Gujarati artisan discussing his work, photo: David Moorhead

My research and experience in Gujarat left me with some personal insights and conclusions about what is lost and what is gained when artisans sell their products online using e-commerce as a transactional interface with local, national and global customers. Garland Issue 5 seeks to explore the link between storytelling in craft and its interaction with the market medium of e-commerce. My insights and conclusions will hopefully provide one perspective on what can reasonably be expected from the e-commerce medium in this context.

I will start with my perception of the limitations and downsides of e-commerce or “what is lost”. The most powerful insight I personally had when comparing my experience of reviewing artisan focused e-commerce websites with my experiences in Gujarat was that e-commerce can’t fully replace face to face interactions over craft. Why? I think it’s simply because we are social creatures, optimised for direct interactions and no matter how good the “digital” experience and medium is, it will never replace a person to person interaction.

This idea leads neatly onto the next limitation, that is, e-commerce’s effect on culture. My personal sense is that the online world and e-commerce, as one of its key marketplaces, tends to have a culture neutralising effect. In many contexts, this effect is desirable offering the potential for a globalised and thus a more uniform experience and exchange, greater opportunities, larger markets and more people to interact with. However, this effect seems to me to be a negative when considering the sale of craft online. It limits the story that a craft piece has by taking away the personal, social geographical and cultural context that the craft piece was created and sold in. A clear example of this for me is the certainty that I would not have the same love and appreciation for my handwoven silk scarf purchased from the artisan himself in his home in Gujarat as I did for one I purchased from an online store from my home in Australia.

The final limitation I found builds on the previous two limitations, that is, because e-commerce lacks the ability to create real interpersonal interactions and has a culture neutralising effect it cannot be the basis for supporting or developing a culturally important tradition of craft. These traditions need people, communities and place. This conclusion might seem obvious, but it was important for me because I’d seen and read many hopeful and hyperbolic reviews, articles and marketing spiels that hold up e-commerce as a likely saviour for craft traditions and for artisans struggling to keep making a living from their craft.

So what does e-commerce offer and how can these limitations be worked with? What is gained? Well, keeping the above limitations in mind, I think e-commerce is an essential market to be targeted by artisans. This is due to its universal convenience, low overhead, unparalleled local, national and global reach and its potential, when combined with social media and internet based messaging services, for multifaceted marketing and brand development.

Despite its limitations, I don’t believe that e-commerce should be ignored by artisans of any culture, just that it should be used by them with realistic expectations of its effectiveness as a tool that could serve their goals, both in business and the ongoing mastery of their craft. To do this I believe artisans need to design products specifically for e-commerce that maximise what craft can offer in contrast to mass produced products.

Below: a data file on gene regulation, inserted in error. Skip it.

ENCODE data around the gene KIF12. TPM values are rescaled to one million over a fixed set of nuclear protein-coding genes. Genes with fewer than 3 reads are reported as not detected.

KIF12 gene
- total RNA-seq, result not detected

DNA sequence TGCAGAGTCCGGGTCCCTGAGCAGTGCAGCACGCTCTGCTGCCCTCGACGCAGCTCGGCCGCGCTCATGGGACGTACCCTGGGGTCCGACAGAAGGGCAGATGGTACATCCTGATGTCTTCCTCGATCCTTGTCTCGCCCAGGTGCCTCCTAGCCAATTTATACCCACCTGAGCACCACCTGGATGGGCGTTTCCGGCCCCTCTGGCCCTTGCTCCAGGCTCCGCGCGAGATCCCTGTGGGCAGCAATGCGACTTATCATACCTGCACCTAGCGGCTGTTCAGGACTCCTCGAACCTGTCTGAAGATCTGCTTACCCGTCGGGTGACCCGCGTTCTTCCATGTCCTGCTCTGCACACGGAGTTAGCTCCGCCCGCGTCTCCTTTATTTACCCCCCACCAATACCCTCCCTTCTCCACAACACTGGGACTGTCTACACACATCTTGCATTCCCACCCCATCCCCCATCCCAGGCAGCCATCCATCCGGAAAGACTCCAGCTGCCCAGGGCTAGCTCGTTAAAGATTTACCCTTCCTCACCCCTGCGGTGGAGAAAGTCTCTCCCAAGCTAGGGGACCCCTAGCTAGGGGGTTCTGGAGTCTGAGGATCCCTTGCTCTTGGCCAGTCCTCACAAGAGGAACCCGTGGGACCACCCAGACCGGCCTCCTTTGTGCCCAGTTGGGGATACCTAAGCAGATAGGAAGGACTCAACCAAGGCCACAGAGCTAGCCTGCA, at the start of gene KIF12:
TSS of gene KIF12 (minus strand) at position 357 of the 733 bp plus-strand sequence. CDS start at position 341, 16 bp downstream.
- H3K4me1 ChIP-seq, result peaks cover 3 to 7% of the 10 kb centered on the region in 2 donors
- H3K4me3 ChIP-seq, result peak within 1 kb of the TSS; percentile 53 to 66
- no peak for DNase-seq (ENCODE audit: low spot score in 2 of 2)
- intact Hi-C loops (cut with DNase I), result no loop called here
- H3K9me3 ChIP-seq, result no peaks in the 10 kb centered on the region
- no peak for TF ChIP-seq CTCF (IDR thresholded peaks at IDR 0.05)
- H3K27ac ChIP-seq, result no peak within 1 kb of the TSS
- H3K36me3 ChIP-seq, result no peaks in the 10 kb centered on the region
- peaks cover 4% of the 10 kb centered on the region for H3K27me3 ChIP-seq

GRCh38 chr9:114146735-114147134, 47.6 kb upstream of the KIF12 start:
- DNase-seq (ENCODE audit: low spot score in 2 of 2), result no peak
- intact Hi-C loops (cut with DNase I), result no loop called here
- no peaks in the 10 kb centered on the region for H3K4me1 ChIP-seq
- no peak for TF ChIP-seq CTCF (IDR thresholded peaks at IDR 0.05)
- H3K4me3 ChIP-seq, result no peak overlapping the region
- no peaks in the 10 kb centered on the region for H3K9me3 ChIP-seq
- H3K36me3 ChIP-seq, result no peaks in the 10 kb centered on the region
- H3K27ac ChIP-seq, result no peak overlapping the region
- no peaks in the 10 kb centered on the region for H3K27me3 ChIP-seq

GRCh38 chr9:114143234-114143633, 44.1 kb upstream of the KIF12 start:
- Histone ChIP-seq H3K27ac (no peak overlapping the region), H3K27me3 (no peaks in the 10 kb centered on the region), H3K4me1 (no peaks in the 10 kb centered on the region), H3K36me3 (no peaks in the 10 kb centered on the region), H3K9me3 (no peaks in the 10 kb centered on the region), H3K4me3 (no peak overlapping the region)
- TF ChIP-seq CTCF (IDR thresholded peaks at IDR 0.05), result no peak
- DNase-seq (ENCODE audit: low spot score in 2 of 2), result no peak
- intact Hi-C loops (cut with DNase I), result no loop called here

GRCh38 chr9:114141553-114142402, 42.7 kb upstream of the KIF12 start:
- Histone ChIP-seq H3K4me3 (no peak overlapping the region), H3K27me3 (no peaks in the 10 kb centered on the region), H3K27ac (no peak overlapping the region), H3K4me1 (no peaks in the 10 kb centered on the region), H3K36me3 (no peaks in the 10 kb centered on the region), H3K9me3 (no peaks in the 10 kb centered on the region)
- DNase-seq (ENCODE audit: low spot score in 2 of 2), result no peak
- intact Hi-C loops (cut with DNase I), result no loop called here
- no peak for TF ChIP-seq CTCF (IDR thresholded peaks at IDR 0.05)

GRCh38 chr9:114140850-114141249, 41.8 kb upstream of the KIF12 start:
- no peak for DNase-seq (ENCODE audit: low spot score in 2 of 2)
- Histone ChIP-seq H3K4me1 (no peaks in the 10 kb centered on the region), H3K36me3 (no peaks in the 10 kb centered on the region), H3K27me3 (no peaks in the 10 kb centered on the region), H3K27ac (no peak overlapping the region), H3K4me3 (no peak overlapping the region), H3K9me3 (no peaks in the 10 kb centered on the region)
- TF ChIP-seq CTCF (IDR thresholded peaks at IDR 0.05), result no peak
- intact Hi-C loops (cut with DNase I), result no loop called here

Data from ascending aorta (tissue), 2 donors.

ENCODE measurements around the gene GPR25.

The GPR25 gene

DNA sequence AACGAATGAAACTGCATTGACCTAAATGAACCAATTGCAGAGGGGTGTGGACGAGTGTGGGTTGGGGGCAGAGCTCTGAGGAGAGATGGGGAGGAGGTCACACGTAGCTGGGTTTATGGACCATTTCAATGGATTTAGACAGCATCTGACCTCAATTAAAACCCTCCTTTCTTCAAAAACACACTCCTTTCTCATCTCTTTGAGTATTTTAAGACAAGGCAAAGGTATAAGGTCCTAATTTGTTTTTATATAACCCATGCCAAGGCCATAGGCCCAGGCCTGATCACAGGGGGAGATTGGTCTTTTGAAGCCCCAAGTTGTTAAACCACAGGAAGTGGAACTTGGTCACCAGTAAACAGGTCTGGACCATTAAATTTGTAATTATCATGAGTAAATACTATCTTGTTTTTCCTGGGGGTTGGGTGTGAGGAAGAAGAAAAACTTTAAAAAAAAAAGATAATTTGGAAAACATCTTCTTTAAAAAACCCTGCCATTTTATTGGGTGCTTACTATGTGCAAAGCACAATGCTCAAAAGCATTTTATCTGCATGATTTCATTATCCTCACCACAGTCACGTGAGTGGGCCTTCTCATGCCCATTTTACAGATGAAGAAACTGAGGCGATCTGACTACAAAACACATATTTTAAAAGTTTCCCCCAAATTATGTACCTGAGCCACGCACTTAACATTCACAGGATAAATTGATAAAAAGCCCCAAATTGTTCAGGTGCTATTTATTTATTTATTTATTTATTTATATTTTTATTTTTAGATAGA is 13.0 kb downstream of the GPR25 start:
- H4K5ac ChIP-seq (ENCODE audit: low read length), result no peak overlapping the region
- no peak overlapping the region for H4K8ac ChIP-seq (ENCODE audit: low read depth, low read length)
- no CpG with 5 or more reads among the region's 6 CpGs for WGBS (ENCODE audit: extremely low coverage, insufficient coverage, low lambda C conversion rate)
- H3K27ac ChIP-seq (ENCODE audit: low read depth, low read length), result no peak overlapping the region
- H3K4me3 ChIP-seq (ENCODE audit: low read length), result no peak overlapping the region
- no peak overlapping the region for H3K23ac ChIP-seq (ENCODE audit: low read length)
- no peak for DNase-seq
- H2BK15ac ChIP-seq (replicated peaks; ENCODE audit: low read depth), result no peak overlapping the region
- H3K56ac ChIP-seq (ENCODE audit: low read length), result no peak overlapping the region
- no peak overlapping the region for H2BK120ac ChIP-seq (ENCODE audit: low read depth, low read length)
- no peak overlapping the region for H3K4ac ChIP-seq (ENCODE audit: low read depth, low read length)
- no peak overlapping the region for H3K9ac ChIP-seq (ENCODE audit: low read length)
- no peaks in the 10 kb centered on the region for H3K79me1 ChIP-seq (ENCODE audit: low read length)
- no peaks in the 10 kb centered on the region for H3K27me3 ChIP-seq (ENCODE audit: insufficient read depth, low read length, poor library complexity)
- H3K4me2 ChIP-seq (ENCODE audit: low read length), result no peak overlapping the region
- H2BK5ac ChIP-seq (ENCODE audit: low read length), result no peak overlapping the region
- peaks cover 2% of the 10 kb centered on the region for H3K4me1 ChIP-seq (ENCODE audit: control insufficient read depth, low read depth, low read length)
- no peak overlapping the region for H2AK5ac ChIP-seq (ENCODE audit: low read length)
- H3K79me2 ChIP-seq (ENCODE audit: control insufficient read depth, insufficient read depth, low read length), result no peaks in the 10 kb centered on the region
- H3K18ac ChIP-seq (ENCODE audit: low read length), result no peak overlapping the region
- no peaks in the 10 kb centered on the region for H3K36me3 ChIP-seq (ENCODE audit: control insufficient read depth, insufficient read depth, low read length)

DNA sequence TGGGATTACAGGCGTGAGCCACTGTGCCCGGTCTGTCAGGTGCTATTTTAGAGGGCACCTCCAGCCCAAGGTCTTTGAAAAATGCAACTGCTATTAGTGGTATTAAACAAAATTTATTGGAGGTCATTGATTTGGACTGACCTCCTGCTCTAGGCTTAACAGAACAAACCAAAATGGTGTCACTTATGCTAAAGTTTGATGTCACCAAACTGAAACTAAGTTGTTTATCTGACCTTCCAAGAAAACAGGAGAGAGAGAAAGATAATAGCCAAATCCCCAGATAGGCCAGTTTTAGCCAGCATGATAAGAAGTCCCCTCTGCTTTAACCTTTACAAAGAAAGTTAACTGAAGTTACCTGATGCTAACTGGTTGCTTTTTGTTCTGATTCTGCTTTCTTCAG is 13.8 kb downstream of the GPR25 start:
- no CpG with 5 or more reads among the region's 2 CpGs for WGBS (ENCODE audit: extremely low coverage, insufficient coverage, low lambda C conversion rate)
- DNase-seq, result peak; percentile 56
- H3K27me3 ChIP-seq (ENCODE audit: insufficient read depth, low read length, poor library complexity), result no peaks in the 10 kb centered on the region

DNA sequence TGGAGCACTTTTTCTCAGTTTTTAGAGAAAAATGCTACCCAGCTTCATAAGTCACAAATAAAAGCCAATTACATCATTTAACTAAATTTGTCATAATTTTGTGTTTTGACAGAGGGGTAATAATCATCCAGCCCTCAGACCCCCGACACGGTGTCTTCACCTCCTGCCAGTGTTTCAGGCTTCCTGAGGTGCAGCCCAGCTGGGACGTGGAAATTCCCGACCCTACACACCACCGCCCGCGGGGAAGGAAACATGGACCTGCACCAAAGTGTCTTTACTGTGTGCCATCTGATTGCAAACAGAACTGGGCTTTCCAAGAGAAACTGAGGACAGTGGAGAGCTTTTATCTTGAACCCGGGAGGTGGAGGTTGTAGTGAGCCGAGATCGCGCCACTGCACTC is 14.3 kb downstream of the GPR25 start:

This doesn’t mean designing “westernised” or “culturally neutral” products, but it does mean designing specifically for the e-commerce customer demographics/characteristics within the limited customer interactions achievable. The challenge is to find ways to translate the richness of the craft art-form its cultural tradition and heritage, and the artisans own story and style, into products and product purchasing experiences that allow the customer to engage with the product’s provenance and perhaps the artisan themselves. These experiences should provide a taste of what the craft offers and act as a signpost for customers to seek “real” life interactions with the artisans.

One way a handcrafted product could effectively set itself apart and exploit the power of e-commerce is to find ways to weave stories into the product designs, both in how it looks and how it functions. The artisan might also seek to give the product the ability to form and hold new stories through its use and ownership. Why? My sense is that stories are a universal language of our humanness, compelling and attractive to us all. With storytelling technology now more widely available than ever before, artisans can create new craft product experiences by combining digital storytelling of themselves and their craft tradition with stories told through their craft.

My research of and experience with, hand crafted products and the people who make them has changed my personal perspective permanently and added a richness of understanding to my life. This experience also taught me something both obvious and yet often forgotten in writing about artisans. There is no “universal” way an artisan as a person can be characterised, nor a set of universal advice on how “they” should behave. There is a very real risk of being paternalistic and arrogant and this should be resisted. In my interactions with artisans of all cultures, I found each individual approaches the creation of the handmade from many different perspectives due to their personality, culture and socio-economic situation. These perspectives can often be ones that are pragmatic and unromantic, ones that don’t gel with the often romanticised view that we in the West so often apply to the tradition of craft and the manner in which craft should be created and sold.